In November 1917, Frank is transferred back to the 5th battalion and from the Training camp at Longbridge Deverill on the Salisbury Plain and on November 23, 1917 proceeds overseas from Southampton. He arrives in France to rejoin his unit on November 30.

In his absence at the front the 5th battalion participated in the operations that followed-up the German withdrawal to the Hindenburg Line, and then returned to Belgium to join the great offensive launched to the east of Ypres. Frank would have found his fellow 5th Battalion reeling from the loss involved in the Battle of Passchendaele between June and November 1917. All up, the first and second battles of Passchendaele cost over half a million lives in 3 months. The Germans lost 250,000 lives and the British Imperial forces and French 300,000 of whom 36,500 were Australian.

Ninety thousand British or Australian bodies were never identified, 42,000 were never recovered; these had been blown to bits or had drowned in the dreadful mud morass. Many of the drowned were exhausted or wounded men who had slipped or fallen off the duckboards and were unable to escape the filthy, foul-smelling glutinous mud, sinking deeper to their deaths as they struggled.

In his Memoirs of 1938, Lloyd George wrote, "Passchendaele was indeed one of the greatest disasters of the war ... No soldier of any intelligence now defends this senseless campaign.  (Source – AWM)

In early 1918, Frank is again admitted to hospital, this time sick. First diagnosed as Bronchitis however when being treated back in England it is labeled Influenza.

He would recover at Longbridge Deverill on the Salisbury Plain and return to a very different war being played on the Western Front in late May, 1918.

He spent more time at the Australian Base in Northern France again ill returning to the front on September 3, 1918. By this stage the AIF had blunted the two German offensives and had taken the important town of Peronne on the Somme River. There was no longer trench warfare taking place but fast moving attacks on weakening and demoralized Germans divisions.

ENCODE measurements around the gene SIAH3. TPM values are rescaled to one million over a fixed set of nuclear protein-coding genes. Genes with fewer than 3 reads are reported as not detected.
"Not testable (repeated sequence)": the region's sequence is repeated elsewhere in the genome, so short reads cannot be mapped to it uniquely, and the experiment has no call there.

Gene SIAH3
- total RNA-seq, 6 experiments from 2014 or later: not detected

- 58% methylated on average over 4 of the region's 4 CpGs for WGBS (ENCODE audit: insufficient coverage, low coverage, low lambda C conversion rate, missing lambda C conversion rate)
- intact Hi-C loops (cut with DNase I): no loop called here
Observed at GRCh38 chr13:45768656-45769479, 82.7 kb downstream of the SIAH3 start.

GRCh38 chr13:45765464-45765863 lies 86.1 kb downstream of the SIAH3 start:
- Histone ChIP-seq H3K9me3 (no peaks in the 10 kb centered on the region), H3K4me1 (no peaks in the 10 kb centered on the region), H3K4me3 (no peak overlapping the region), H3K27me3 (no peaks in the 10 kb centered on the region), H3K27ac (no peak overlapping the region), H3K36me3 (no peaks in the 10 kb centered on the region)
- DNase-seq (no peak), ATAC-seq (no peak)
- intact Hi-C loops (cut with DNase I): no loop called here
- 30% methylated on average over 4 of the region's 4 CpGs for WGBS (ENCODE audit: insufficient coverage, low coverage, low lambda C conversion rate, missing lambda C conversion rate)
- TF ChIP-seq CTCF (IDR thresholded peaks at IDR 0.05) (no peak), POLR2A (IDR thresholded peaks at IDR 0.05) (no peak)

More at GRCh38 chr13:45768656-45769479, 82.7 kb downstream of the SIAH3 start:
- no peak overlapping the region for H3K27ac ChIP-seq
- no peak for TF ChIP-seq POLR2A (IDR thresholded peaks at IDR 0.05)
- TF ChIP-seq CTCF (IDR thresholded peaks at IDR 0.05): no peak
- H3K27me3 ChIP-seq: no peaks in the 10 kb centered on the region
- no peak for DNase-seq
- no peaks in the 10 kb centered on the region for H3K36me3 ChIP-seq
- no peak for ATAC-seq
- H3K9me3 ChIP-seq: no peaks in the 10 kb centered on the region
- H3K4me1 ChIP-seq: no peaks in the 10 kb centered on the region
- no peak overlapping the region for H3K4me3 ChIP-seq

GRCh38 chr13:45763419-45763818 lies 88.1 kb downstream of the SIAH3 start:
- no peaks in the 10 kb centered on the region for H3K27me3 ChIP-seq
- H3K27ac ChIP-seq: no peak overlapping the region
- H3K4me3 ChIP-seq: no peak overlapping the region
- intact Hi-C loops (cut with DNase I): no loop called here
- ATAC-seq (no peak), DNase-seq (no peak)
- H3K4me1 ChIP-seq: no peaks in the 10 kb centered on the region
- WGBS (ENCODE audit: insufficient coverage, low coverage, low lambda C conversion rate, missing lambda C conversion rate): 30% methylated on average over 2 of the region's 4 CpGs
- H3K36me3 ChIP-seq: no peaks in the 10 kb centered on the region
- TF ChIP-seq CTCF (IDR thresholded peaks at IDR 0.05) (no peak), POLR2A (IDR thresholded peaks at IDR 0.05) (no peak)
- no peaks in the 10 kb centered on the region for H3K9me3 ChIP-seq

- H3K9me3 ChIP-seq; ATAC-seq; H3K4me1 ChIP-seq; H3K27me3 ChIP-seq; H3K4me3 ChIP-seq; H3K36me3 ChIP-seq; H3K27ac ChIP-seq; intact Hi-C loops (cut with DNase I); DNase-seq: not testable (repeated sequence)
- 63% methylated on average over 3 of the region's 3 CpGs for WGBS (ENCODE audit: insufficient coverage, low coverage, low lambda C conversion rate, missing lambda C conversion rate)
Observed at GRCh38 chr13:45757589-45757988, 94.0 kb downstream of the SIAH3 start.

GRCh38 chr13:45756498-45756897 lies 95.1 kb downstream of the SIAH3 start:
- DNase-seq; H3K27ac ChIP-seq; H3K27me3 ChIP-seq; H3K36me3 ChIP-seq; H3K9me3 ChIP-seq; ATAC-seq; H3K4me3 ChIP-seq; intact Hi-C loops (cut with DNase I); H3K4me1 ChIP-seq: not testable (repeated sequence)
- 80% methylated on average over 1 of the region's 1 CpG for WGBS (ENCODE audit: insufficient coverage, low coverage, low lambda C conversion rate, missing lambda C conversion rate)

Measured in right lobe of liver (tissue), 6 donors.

With the war drawing to a close, AIF troops were exhausted and given a well deserved spell, sent behind the front line to rest when Armistice was declared on November 11, 1918.   

In December, 1918 Frank is sent to Battalion school back in England, promoted to Lieutenant Corporal in early 1920, eventually being promoted to Sergeant in mid July. Whilst other troops had returned to Australia Frank stayed on duty through till February 18, 1920. He would be granted leave subject to embarking for Australia.  Two months later on April 17 he would finally leave on the Bahia Castillo. He would be back in Melbourne on June 19 and be discharged from the AIF on September 17, 1920.

Sergeant Frank Hardie had spent over 5 years in the Army. He was gone from Australian shores for nearly four and half years. Frank is possibly one of the longest serving White Hills AIF soldiers and is remembered by the people of White Hills. The names of the local lads who sacrificed their lives and those that were fortunate to return from the Great War are shown on the embossed copper plaques on the White Hills Arch of Triumph, at the entrance to the Botanic Gardens.